Let’s Work Together: Bill Success via Women’s Cosponsorship in U.S. State Legislatures

AuthorMirya R. Holman,Anna Mahoney,Emma Hurler
Published date01 September 2022
Date01 September 2022
Subject MatterArticles
Political Research Quarterly
© 2021 University of Utah
Article reuse guidelines:
DOI: 10.1177/10659129211020123
Most pieces of legislation introduced in state legislatures
fail: they rarely reach the stage of a floor vote and even
fewer are signed into law (Krutz 2005). One important
marker of bill success is the characteristics of the legisla-
tion’s cosponsors (Bratton and Rouse 2011; Hibbing
1991; Kirkland 2011; Swers 2002). Not all legislators are
equally likely or able to sponsor “winning” legislation
(Atkinson and Windett 2019; O’Brien 2015; Schiller
1995; Senk 2020). Representatives with access to politi-
cal power within the institution, those with connections to
other legislators, and those in political party leadership all
increase the likelihood that a representative’s cosponsor-
ship of legislation will be associated with bill success.
Despite their marginalization and exclusion from
many of the sources of power that might lead to bill suc-
cess (Mahoney 2018; Osborn 2012; Thomsen and King
2020), women in legislative office are effective lawmak-
ers (Homola 2021). Women in the U.S. Congress intro-
duce and pass bills, serve constituent interests, and bring
incentives to their home districts all at higher rates than
their male counterparts (Anzia and Berry 2011; Lazarus
and Steigerwalt 2018; Lowande, Ritchie, and Lauterbach
2019; Thomsen and Sanders 2020; Volden, Wiseman, and
Wittmer 2013). Women’s overperformance results from
the disadvantages they face when seeking election and
reelection (Bauer 2020a, 2020b). For example, women
must be generally higher quality candidates to be elected
in the first place (Anzia and Berry 2011; Fulton and
Dhima 2020) and constituents hold women incumbents
to higher standards for reelection, motivating women
to overperform when seeking reelection (Costa 2020;
Lazarus and Steigerwalt 2018).
We argue that one mechanism by which women over-
come marginalization and gendered expectations of over-
performance is bill success from cosponsoring legislation
with other women. We argue that cosponsorship, which is
generally associated with higher bill quality and increased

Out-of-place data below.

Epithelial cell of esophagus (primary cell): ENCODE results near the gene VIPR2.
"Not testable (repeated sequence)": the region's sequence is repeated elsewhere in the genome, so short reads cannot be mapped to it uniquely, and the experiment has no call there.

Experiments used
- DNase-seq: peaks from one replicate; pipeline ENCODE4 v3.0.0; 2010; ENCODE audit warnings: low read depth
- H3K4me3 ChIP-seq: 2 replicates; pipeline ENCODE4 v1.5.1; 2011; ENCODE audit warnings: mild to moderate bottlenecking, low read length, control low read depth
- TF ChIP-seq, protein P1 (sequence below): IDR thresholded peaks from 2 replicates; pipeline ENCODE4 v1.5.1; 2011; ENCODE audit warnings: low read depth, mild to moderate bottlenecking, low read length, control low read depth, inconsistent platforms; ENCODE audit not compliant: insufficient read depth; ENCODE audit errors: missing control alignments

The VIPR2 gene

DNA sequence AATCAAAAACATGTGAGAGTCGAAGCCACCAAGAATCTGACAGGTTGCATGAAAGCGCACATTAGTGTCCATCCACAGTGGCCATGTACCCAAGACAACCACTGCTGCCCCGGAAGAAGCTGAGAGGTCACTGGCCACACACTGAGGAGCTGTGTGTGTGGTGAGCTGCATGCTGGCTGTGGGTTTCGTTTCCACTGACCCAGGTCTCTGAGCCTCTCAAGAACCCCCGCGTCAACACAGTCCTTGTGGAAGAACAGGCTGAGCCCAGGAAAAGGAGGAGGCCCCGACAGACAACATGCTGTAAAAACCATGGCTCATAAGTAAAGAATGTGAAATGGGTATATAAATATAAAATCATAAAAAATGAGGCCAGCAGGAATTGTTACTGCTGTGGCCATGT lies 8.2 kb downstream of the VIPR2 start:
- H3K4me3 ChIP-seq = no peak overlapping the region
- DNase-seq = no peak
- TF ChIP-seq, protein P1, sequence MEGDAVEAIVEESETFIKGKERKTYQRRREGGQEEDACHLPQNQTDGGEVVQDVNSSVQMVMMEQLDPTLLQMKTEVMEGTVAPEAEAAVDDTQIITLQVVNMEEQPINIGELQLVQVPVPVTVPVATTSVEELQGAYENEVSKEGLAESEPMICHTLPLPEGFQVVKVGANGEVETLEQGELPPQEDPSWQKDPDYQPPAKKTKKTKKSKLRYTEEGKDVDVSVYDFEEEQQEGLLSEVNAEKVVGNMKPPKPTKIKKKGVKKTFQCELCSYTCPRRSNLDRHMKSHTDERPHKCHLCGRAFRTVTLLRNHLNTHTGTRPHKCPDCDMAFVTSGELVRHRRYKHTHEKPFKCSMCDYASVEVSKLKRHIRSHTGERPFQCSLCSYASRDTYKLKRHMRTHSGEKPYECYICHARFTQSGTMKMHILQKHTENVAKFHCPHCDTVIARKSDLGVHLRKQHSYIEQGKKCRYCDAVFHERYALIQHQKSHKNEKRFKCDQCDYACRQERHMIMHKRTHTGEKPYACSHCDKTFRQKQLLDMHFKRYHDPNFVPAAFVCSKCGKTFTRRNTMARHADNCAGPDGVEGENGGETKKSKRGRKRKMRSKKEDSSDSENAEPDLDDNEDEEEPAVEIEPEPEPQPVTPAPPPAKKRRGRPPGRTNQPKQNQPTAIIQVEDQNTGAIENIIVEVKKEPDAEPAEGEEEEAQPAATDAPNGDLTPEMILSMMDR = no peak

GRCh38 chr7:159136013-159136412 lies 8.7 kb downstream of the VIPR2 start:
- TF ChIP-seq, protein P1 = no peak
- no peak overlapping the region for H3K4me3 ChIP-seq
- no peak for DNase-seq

bill success (Barnes 2016; Eatough, Preece, and Barber
2020; Gutmann and Thompson 2012; Kirkland 2011),
represents a key measure of women’s collaboration with
each other. Because of their exclusion from traditional
forms of power in political bodies (Barnes 2016; Jenkins
2007; Senk 2020) and gendered socialization patterns
(Schneider and Bos 2019), women legislators’ rate of col-
laboration is often higher than men’s rate of collaboration
20123PRQXXX10.1177/10659129211020123Political Research QuarterlyHolman et al.
1Tulane University, New Orleans, LA, USA
2Georgetown University, Washington, DC, USA
Corresponding Author:
Mirya R. Holman, Tulane University, New Orleans, LA 70118, USA.
Email: mholman@tulane.edu
Let’s Work Together: Bill Success via
Women’s Cosponsorship in U.S.
State Legislatures
Mirya R. Holman1, Anna Mahoney1, and Emma Hurler2
Not all pieces of legislation introduced for consideration are equally likely to be successful. The characteristics
of legislation’s cosponsors can influence bill passage rates. Despite facing marginalization in legislative bodies and
more electoral vulnerability, women are effective lawmakers. We argue that one way by which women overcome
marginalization and gendered expectations of performance is bill success from legislation cosponsored with other
women. Testing this expectation on bills (140,000+) introduced in U.S. state legislatures in forty states in 2015, we
find increased bill success from women’s cosponsorship with each other and women from the other party. Using
variation in the share of women in legislative chambers and in legislative leadership, we find evidence to suggest that
women’s success emerges both from marginalization and gendered opportunities.
legislatures, bill success, collaboration, cosponsorship, women in politics, marginalization
2022, Vol. 75(3) 676–690

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